As football kicks off, TV sideliners share their roles and goals; Many are hard on themselves

CBS' Tracy Wolfson says success isn't measured by her frequency on camera; NBC's Michele Tafoya is rarely satisfied after a game


Michael Carter-Williams’ nose was bleeding like a faucet. The Orlando Magic guard had just taken a blow to the face in the fourth quarter of Game #1 of the first-round playoff series against the Toronto Raptors.

His face down in a towel, Carter-Williams rushed to the bench where he was met by the entire medical staff and ESPN’s Jorge Sedano, who had sprinted over to the bench to gather information for a report.

“I’m sitting there leaning in, trying to listen and glean anything I can from the conversation that the trainer and the doctor are having with him,” Sedano said. But moments later, the medical staff rushed Carter-Williams to the locker room. Stride for stride with them—in a suit and dress shoes—was Sedano.

“I’m running at a full sprint with the training staff and asking them questions at the same time, just to be able to deliver the information on what the heck is wrong with Carter-Williams. Those are the things that people don’t see,” Sedano said.

What you do see today are sideline reporters on TV for 20 seconds at a time, maybe 30 if they’re lucky. What you really don’t see is the intense preparation, focused observation, unrelenting examination and constant readiness required to do the job well. 

We communicated with some of the top sideline reporters at CBS, NBC, ESPN and Turner and got their feelings on a variety of subjects in the world of sideline reporting today.

Here’s what we found in our final installment of this sideline series:

When do you walk away knowing you’ve done a good job?

Michele Tafoya (NBC): I think the most satisfied I have felt is when the game has come down to the last few plays, and I am able to conduct a meaningful, colorful postgame interview that enhances the broadcast. That’s a good way to end a night. But I am very hard on myself and rarely feel satisfied after a game. When I am able to provide meaningful, impactful information throughout a game, I gain a measure of satisfaction.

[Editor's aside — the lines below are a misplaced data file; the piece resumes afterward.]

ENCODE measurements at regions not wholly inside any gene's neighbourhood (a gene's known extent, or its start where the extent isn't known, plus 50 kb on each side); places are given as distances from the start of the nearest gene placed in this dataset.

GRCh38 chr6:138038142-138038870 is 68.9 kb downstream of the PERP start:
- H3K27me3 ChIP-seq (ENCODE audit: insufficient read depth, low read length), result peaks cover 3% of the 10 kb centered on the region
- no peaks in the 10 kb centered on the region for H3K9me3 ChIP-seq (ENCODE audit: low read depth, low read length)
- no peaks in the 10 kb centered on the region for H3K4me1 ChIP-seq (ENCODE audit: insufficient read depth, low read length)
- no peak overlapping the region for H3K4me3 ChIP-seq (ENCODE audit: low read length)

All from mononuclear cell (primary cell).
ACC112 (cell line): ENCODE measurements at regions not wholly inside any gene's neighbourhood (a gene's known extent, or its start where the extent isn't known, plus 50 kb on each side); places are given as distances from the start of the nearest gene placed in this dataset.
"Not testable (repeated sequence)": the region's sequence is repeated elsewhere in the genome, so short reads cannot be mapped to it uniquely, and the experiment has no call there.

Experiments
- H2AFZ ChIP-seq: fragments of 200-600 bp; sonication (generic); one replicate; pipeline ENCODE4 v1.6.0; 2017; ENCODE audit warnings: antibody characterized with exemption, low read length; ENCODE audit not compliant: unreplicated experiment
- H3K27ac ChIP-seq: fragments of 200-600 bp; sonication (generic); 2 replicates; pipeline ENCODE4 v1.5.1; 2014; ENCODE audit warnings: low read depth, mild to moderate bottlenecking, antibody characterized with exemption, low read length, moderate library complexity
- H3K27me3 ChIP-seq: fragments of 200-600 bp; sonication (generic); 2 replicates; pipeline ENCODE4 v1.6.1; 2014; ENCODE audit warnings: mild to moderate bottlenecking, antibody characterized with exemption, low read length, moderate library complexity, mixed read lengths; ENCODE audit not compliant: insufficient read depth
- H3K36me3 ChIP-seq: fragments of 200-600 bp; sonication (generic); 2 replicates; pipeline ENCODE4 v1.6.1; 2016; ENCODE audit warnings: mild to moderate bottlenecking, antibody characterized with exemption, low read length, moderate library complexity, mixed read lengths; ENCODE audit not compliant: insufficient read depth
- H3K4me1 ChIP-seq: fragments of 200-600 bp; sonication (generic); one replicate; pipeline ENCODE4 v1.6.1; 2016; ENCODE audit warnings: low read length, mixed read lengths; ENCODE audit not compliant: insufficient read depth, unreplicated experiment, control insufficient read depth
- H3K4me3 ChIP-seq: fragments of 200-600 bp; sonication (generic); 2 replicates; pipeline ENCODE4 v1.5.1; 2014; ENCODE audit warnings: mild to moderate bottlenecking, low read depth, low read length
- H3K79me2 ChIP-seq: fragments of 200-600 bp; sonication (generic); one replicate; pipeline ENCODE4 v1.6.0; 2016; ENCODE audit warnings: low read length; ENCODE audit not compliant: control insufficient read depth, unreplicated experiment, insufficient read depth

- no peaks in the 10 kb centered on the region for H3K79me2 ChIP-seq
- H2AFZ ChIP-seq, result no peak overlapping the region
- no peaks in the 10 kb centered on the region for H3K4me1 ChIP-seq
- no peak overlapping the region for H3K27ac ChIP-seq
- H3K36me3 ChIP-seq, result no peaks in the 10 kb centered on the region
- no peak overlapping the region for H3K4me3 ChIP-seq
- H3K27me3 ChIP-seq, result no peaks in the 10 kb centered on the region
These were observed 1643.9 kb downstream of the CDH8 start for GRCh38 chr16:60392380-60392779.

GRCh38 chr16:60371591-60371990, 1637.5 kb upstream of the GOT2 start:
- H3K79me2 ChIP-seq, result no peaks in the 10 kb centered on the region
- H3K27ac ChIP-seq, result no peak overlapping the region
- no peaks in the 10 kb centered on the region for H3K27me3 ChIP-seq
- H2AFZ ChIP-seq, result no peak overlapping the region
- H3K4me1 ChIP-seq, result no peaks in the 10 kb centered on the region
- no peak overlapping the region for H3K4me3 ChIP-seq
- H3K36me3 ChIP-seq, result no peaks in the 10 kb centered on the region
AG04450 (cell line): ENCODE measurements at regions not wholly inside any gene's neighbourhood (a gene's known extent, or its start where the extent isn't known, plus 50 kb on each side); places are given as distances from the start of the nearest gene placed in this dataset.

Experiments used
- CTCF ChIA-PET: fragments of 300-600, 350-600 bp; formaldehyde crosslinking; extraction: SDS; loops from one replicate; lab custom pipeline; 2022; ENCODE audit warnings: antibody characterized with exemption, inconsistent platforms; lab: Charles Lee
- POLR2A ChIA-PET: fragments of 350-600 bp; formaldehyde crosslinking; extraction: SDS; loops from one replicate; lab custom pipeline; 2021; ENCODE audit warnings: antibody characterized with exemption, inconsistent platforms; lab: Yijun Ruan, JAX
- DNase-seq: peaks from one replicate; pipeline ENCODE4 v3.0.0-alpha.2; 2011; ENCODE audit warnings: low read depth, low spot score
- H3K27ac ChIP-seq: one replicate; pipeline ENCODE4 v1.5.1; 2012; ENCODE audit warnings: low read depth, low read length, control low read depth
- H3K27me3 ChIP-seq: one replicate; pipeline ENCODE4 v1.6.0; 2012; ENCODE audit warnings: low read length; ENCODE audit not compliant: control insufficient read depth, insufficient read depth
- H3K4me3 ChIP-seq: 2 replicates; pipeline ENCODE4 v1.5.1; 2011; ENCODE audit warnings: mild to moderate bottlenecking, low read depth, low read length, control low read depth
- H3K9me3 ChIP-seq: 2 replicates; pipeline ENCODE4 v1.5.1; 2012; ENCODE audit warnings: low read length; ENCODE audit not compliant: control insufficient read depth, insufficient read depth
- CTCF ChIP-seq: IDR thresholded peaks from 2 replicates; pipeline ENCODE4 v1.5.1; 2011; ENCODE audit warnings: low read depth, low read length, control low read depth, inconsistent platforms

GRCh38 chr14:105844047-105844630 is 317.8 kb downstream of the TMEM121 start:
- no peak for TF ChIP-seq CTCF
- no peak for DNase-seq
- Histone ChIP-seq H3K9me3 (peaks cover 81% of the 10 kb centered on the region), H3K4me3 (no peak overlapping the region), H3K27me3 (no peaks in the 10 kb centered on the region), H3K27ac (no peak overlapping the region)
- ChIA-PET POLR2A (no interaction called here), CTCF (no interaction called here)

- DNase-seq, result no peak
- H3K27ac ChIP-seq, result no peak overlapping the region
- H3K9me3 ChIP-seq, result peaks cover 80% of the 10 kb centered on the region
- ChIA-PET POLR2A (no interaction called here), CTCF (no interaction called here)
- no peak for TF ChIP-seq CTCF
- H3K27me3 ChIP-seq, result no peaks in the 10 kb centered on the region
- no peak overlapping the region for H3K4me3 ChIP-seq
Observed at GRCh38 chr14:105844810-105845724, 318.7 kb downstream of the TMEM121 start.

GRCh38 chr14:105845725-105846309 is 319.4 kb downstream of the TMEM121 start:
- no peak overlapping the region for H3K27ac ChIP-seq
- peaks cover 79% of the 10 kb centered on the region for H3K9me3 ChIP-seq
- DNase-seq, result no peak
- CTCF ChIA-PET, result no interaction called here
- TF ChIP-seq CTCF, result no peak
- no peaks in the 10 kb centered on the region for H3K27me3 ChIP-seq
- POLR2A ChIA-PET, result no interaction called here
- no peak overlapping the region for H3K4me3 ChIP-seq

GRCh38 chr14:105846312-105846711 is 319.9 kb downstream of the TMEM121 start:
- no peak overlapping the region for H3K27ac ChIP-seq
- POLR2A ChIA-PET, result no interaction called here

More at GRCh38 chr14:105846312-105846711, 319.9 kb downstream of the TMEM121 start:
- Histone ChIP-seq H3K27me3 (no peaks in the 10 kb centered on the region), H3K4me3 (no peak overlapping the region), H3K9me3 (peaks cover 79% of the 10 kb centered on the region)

Tracy Wolfson (CBS): First off, it has NOTHING to do with how many times you are on TV. Many young reporters think that. It has to do with whether you gathered the correct information, followed up on the initial storylines and answered questions that viewers who are watching have as the game unfolds. And doing it all in a clear, concise manner. Whether it’s an injury, a conversation heard on the sideline, a game plan that was followed or not followed, as long I am able to bring that to the broadcast and communicate it correctly in a timely fashion, I am satisfied. And so many of those times, it may not happen on the air, it may happen behind the scenes, and you pass the info off to the truck or to the announcers so they can utilize it. That is just as satisfying to me. That is when I feel I have done my job.

Kathryn Tappen (NBC): Never! There are always ways to improve in the sideline reporter role because every game is different. You are constantly learning, improvising and challenging yourself. I speak to other sideline reporters about this in the offseason.  You know you’ve done a good job when there was nothing that you were unprepared for. But you rarely, for me never, walk away satisfied with a broadcast. There are always ways to be better.

Evan Washburn (CBS): If I can look back at a game in the hours and days after its conclusion and know that I didn’t miss any injuries or major storylines that unfolded on the field, then I have accomplished goal number one. I was told early on that the last thing you want to do is read something of importance in the local paper the next day that you didn’t cover in the 3-plus hours you were on the air. Another layer to a successful day at the office in my mind is that hopefully you added something to the broadcast that takes the viewer beyond the surface. That could be an observation from the field during the game or through some reporting in the days and hours leading up to kickoff.